Don't install the Visio Reader on a machine that already has Visio installed because the reader then becomes the default program for viewing Visio files.

You can download and install the Visio reader from the following web address. http://office.microsoft.com/downloads/2002/vviewer.aspx. To add Visio Reader to your installed version of Internet Explorer, just follow the installation instructions. Note that you need Internet Explorer Version 5 or later.

You can use Visio Reader to open and browse Visio files (VSD or VDX). When you use the Visio Reader you will see the toolbar shown in Figure 17-29.

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Figure 17-29: Visio Reader toolbar.

When you use the Visio Reader to view your database models over the internet, all the hyperlinks in your model documents remain active, so you can quickly create a powerful communications facility. However, if you don't use an effective naming convention or layers , you will end up with a chaotic jumble of files. Remember the PAP 4 principle: Preparation And Planning Prevent Pathetic Performance!

Reporting

As discussed in Chapters 9 and 15, there are several reports from an ORM or logical model that are useful for reviews. These reports are saved as Rich Text Files. Rich Text files can then be saved as web pages making the distribution of matching Visio drawings and reports possible.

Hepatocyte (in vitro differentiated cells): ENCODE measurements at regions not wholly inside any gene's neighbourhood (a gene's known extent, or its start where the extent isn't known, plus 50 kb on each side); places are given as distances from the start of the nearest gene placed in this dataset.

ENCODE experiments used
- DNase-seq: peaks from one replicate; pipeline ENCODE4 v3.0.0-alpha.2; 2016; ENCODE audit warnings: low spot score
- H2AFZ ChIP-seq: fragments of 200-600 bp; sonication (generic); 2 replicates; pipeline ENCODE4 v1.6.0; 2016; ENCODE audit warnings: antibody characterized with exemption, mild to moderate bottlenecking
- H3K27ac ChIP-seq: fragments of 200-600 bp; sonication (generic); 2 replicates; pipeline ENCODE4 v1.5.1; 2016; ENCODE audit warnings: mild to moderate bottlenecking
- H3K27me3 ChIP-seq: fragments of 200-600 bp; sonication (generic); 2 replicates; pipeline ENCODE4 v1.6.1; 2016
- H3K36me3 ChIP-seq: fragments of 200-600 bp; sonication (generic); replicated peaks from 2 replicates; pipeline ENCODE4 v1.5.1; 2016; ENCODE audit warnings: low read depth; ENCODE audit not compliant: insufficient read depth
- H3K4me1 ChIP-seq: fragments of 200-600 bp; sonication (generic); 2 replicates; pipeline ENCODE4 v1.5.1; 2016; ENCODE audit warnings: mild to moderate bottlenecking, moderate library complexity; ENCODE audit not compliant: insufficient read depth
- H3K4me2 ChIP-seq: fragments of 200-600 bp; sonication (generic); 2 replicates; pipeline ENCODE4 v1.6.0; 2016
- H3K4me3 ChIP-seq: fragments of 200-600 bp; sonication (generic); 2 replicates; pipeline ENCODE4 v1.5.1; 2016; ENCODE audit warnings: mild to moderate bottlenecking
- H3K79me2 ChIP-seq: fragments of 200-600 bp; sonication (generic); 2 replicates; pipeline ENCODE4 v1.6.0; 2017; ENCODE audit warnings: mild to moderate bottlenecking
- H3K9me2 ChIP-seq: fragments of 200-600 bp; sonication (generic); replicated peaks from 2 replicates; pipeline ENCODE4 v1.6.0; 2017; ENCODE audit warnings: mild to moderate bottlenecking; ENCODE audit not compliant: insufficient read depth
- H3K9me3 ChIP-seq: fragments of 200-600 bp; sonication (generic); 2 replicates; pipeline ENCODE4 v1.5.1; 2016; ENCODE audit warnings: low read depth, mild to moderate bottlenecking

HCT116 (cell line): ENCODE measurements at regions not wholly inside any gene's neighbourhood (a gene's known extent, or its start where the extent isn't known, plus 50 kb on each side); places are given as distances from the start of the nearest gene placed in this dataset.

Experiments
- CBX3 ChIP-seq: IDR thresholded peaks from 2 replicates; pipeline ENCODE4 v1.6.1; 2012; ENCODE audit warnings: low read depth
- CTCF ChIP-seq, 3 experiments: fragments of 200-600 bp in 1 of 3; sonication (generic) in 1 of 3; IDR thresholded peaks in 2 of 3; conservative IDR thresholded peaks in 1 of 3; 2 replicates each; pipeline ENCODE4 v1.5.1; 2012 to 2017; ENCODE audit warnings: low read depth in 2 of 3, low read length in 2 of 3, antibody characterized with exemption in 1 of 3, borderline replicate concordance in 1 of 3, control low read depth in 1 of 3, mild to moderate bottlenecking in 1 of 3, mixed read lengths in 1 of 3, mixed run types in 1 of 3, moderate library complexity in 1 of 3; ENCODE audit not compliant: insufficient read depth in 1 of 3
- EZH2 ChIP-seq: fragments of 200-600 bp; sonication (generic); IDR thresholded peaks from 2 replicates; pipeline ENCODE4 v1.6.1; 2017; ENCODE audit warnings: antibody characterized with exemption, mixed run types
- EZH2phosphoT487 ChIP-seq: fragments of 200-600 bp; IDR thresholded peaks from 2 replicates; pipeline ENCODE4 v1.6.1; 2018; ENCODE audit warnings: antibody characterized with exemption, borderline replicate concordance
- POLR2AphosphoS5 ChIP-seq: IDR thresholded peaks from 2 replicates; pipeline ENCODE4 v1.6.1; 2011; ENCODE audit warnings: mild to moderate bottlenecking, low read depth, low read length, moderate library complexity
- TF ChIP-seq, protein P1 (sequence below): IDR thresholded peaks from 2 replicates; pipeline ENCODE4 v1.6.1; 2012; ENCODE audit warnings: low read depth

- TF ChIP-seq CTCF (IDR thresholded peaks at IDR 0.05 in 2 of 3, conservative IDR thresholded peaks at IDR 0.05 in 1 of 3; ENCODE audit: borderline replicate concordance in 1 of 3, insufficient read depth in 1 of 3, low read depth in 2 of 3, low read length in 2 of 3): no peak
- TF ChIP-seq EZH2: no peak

Reports are accessible from the Database menu option Reports. In our simple example, a fact type report is selected from the Patient conceptual model using only the default options. Keep in mind that these reports also contain any examples and notes provided by the modeling team. So are excellent for reviews. As a matter of good practice, complete reports are the fastest way to get user confirmation of the model. The model is also a specification, so keep the specification up-to-date, and keep it as rich as possible with content.

You can filter the report to get a meaningful sub-report for a specific review (see Figure 17-31). Determine the information (attributes) that will be displayed, then sort and control the presentation issues, headers, and pagination.

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Figure 17-30: Selecting a Fact Type Report.